Recently while I was on a vacation trip I started reading Pat Conroy’s latest novel, South of Broad (2009). I was staying with friends and they had both just finished reading it. They were both disappointed because it was “just so unbelievable.” I love Conroy’s writing; I think that he could write the text on the back of a cereal box and it would be homage to the grains and sugars inside the box.
I had high hopes because the opening lines are so reminiscent of Prince of Tides (1986). However, my friends are right. South of Broad is just too unbelievable. Its characters are over the top, the story is too complicated with too many storylines and characters, and it is simply not believable at all. There are 18 year olds that talk with the wit and maturity of 30 year olds.
But…his writing is so poetic I still read the entire book and had a hard time putting it down.
The setting is Charleston in the 1960’s and the late 1980’s. The main character is mature beyond his years after living through hell. His brother has killed himself and he was arrested for having a huge amount of cocaine in his possession at age 15 or 16. He befriends a group of other teenagers – all high school seniors and all new to the high school where his ex-nun mother is the principal. There are the three orphans, one black and two are “mountain trash” from North Carolina. There is the son of the new black coach that none of the white students will play for. There is the rich, Charleston elite kid, his sister, and his girlfriend all of whom transfer to the public school after being booted from private school for possession of drugs. Lastly there are the twins – both beautiful – one a talented effeminate gay man and the other a Hollywood starlet in the making. The twins’ mother is a drunk running from their father – who happens to be a homicidal maniac. There is a ton of angst in this book!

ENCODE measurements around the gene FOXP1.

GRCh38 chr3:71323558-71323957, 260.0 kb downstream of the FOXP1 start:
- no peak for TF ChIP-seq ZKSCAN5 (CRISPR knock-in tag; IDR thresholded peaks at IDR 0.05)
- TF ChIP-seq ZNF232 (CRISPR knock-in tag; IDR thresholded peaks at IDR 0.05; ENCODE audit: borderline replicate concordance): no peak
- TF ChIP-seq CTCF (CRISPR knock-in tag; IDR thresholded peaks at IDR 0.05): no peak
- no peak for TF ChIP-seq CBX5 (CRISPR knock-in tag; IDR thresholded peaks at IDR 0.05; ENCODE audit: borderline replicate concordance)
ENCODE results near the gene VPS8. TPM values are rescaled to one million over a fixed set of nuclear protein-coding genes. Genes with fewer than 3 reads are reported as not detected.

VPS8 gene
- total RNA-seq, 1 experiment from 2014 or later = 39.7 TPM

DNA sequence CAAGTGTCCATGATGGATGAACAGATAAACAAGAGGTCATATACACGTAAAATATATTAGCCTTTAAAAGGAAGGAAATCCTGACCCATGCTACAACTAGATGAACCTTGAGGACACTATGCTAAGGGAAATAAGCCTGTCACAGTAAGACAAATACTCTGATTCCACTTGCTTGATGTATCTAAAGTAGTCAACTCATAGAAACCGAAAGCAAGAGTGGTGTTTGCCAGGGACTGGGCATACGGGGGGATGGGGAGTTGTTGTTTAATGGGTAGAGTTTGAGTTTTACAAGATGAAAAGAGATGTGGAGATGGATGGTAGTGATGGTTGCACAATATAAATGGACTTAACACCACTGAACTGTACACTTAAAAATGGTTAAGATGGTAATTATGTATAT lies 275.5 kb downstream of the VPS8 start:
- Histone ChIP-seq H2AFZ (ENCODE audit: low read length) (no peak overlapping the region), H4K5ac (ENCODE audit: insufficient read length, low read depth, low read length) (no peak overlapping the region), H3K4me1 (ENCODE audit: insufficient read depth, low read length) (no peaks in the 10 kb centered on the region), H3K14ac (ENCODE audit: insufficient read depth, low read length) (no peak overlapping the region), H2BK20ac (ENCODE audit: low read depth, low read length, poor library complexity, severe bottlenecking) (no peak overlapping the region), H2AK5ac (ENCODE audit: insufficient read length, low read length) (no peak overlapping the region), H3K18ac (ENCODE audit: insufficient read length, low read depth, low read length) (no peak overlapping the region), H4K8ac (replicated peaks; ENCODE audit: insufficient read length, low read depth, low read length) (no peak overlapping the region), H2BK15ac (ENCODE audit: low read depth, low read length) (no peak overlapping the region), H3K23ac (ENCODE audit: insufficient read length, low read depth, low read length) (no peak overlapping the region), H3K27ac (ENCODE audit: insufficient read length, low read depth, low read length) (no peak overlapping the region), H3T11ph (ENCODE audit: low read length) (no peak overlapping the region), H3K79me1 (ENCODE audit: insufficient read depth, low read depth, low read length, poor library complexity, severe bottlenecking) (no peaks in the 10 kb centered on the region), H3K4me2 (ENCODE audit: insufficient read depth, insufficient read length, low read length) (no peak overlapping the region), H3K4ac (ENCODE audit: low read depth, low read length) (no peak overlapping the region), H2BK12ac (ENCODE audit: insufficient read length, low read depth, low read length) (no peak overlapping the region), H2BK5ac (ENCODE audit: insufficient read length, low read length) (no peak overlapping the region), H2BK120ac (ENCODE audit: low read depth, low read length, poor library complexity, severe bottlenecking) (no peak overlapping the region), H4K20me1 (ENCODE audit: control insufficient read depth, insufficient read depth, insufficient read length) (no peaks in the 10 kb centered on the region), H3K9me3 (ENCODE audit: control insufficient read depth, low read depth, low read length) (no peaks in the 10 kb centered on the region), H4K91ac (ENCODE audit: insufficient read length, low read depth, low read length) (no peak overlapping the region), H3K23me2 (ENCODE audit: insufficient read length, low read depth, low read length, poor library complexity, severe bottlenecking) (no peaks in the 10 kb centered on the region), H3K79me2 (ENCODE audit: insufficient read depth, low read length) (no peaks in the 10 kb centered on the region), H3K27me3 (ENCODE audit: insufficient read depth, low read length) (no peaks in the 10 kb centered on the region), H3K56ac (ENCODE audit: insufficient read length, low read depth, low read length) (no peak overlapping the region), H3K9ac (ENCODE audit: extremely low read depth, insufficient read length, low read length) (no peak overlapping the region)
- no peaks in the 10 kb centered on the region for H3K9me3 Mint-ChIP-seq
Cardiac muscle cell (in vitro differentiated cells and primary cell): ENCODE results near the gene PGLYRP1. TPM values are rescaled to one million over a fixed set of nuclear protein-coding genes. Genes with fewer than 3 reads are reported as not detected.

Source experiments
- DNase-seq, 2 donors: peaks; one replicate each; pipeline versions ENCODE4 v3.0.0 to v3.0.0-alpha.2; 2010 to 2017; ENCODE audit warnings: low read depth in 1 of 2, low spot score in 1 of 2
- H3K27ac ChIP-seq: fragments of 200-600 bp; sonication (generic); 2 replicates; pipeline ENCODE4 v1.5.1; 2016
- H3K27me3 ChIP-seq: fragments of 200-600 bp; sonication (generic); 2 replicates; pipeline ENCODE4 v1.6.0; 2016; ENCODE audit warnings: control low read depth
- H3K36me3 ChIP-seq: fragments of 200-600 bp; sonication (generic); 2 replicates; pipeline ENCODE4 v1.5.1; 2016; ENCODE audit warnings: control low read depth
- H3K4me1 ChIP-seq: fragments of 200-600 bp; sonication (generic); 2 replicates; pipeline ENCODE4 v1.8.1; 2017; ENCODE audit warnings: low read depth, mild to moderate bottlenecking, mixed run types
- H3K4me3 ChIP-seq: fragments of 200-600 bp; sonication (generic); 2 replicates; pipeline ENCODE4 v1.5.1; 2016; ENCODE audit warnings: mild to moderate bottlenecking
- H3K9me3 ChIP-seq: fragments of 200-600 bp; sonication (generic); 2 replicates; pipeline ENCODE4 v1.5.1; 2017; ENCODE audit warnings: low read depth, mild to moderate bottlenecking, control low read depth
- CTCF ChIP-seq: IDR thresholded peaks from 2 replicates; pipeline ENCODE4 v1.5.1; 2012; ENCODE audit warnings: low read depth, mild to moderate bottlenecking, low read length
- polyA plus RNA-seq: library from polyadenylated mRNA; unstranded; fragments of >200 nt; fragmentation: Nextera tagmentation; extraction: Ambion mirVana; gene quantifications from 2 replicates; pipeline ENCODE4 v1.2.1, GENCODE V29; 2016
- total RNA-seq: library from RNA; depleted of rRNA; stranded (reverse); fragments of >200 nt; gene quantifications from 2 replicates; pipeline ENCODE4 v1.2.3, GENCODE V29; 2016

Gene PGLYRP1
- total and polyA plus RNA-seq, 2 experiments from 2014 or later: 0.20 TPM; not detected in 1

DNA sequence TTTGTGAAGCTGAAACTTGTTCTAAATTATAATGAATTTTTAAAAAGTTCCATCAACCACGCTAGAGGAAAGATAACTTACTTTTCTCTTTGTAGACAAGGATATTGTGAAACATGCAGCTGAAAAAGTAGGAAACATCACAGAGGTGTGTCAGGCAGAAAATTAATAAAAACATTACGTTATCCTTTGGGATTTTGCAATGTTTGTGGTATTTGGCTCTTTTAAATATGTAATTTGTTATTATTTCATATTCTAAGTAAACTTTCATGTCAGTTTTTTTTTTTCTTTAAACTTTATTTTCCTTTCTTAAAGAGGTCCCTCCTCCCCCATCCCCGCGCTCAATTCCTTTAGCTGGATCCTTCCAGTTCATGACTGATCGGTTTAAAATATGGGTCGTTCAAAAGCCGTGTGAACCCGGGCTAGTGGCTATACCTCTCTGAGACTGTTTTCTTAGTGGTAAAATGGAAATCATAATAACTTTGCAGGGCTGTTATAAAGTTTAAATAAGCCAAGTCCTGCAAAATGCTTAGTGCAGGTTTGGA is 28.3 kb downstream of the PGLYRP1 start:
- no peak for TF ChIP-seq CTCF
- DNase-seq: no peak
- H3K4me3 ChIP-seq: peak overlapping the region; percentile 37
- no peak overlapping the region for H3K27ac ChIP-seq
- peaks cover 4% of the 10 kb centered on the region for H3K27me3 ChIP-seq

The novel gently goes between the fabled senior year of legendary football games, infamous racial tension, and interaction with the high society of Charleston – south of Broad Street; and, the friends as adults searching for their missing gay friend in AIDS ravaged San Francisco in the late 1980’s so they can bring him home to care for him. Some of the best writing is about this search, it is heartbreaking. Oh, and then there is Hurricane Hugo as well.
If you are not a Pat Conroy fan, don’t read this book. Go back and read Prince of Tides or Beach Music or Lords of Discipline or The Water is Wide…any Conroy but this Conroy. Well I would skip My Losing Season as well, but that’s me.